Of course, as with many RPGs, the keys aren’t actually enough to unlock the path to Hooktail Castle. You would need the ability to hit two switches at once; a hole that gets filled before you even know you need it. On the way back to the unlocking area, Koops confronts you beyond the front gate of Petalburg. More or less, he asks you to take him along to Hooktail Castle so he can both prove himself braver than everyone sees him and avenge his father, who once went off to stop Hooktail himself and never came back. Naturally, you accept the offer and get a new partner to assist Mario in his travels. Koops can be shot in his shell outside of battle to hit things that Mario cannot and provides the best ground-based partner in combat, both of which are used well throughout the chapter to introduce the player to Koops’ abilities. Unlike some RPGs with party members that feel useless in the grand scheme, every partner in Thousand-Year Door is useful and has a clearly defined advantage; a rule that Koops is no exception to. As such, with Koops’ help, the path to the castle is opened and you get to the first real dungeon of the game.
Hooktail Castle is also actually one of my favorite dungeons in the game, as it provides such a great contrast to the preceding area with its gloomy atmosphere, accentuated with a slow, plodding theme and numerous skeletons scattered all over the castle. There are also so many tiny events that add up to a great overall experience. Koops proves a constant help with his shell shots being necessary to flip many switches to activate the many floating blocks that allow further progression in the castle. Activating a red skeleton that blocks a particular door fills the room with innumerable weaker enemies that must be bashed through in the room proper in order to start an actual mini-boss battle against the Red Bones. Koops comes across a skeleton that he is sure is his father, finds a note in its hand that hints at an exploitable weakness of Hooktail’s, and then realizes the note is addressed to the skeleton’s son Kolorado, leading to another awkward moment with Koops and a nice reference for those who played the first Paper Mario. All these small events tie together to make every section of the area memorable in its own distinct way.
Naturally though, all the buildup comes to a head when you actually arrive at the boss room and have to battle Hooktail herself. With strong attacks, defense in a game where any defense can be considered significant and a couple more tricks in her repertoire, Hooktail presents a significant challenge to the beginning player … unless you were paying attention throughout the dungeon. From the note found earlier and an encounter with the mischievous Ms. Mowz in a storeroom, you are well aware that there is a badge in the dungeon that can help with the battle. Specifically, by equipping the Attack FX R badge found in the dungeon and making a cricket sound with every attack, you make Hooktail sick to her stomach due to a bad experience eating a cricket that led to food poisoning. Aside from being a rather entertaining concept in the first place, this decreases her attack and defense power significantly, making the battle much more manageable. This isn’t necessary to win the fight, but the multiple possibilities presented to the attentive player make the situation all the more interesting.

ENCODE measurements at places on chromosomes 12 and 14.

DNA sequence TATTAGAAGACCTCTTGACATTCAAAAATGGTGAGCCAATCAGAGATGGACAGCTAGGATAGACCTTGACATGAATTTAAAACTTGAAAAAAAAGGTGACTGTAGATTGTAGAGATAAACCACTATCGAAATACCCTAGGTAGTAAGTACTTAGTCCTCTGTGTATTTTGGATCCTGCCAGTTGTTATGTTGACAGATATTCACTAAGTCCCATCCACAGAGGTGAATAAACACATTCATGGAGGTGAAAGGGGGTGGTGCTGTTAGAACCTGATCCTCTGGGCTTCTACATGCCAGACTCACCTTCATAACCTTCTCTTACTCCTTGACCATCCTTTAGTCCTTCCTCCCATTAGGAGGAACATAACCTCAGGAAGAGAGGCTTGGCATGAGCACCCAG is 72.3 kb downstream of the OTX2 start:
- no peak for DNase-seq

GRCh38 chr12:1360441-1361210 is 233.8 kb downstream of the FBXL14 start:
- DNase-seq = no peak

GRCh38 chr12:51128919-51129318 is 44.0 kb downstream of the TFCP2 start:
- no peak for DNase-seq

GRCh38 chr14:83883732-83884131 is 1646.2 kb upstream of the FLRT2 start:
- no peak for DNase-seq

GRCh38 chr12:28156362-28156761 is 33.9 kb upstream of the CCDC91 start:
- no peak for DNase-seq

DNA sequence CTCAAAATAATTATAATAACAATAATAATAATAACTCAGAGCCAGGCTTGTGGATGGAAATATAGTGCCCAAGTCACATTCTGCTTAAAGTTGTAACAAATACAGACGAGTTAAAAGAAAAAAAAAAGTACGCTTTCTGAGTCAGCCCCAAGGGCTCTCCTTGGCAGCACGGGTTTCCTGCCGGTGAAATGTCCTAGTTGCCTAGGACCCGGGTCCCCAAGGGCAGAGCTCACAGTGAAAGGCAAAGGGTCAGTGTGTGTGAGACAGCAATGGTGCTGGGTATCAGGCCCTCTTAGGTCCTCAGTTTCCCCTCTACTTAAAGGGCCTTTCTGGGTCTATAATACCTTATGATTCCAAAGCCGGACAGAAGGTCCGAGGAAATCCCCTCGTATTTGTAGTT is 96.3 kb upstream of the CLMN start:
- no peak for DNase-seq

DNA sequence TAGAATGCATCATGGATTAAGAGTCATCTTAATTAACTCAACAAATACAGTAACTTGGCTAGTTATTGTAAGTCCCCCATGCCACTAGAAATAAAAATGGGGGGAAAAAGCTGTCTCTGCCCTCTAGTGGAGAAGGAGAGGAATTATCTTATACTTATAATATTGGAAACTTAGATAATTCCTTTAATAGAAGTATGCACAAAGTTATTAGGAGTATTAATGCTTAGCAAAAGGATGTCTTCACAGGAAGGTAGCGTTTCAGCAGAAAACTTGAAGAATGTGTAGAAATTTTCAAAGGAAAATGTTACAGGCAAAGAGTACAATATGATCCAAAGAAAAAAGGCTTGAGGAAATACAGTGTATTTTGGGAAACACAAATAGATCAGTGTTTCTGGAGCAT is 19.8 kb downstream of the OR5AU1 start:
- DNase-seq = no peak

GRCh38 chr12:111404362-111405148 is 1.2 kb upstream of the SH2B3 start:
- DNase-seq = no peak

Also interesting are the further surprises the fight has in store. After depleting Hooktail’s health bar, she will start trying to make deals with you to spare her. From an extremely rare badge to the incredibly desperate option of smelling her feet, something that is “apparently” very common, she makes her attempts, getting a quick attack if you accept and merely backing off if you continuously refuse. At least, she backs off until she jumps into the crowd watching the battle, thanks to the stage audience mechanic, and actually eating your audience, restoring her health by half. After a second health depletion with her now weakened state, you finally knock out the giant beast and, after having a touching reunion with Koops and his father, grab the first of the seven Crystal Stars. The surprise final phase of the fight not only leads to more entertaining dialog, but also uses the unique battle mechanics of Thousand-Year Door to great effect, causing a situation that wouldn’t be possible in any other game. I love to see a game use its special qualities well, and this is a prime example of just such an action.
As stated before, the plain grassland is one of the most cliché starting area in the all of video gaming, let alone the Mario series itself. However, Petal Meadows managed to separate itself from the vast majority in many ways. There was a surprising undercurrent of darkness to be found in many areas, from the overrun Shwoonk Fortress to the ever-looming threat of Hooktail. In fact, even without considering the more shadowy areas, the traditional areas still managed to stand out with their vibrant design and the personality inherit to the game itself. Petal Meadows may not be my favorite area of Thousand-Year Door by a significant margin, but it is still a level to be appreciated. The first real level of any game sets the tone and standard for the rest of the experience to be judged on, and Petal Meadows does a good job at leaving a great impression.
I am sorry it took so long to get back to this mini-series. A few things happened that had me take a break from writing AAA and this series first section was left high and dry because of it. Regardless, it’s back on schedule now and if you want to catch up on my journey through the levels of Paper Mario: The Thousand-Year Door, be sure to check the link at the beginning of the article. Hope you all enjoy.
Awesome Area Analysis is a bi-weekly column by Robert Heck that talks about great levels from all walks of gaming, exploring how and why they work so well. Look for a new AAA to be posted every other Thursday. Comments, constructive criticism, and suggestions for other levels to look over are always welcome and always appreciated.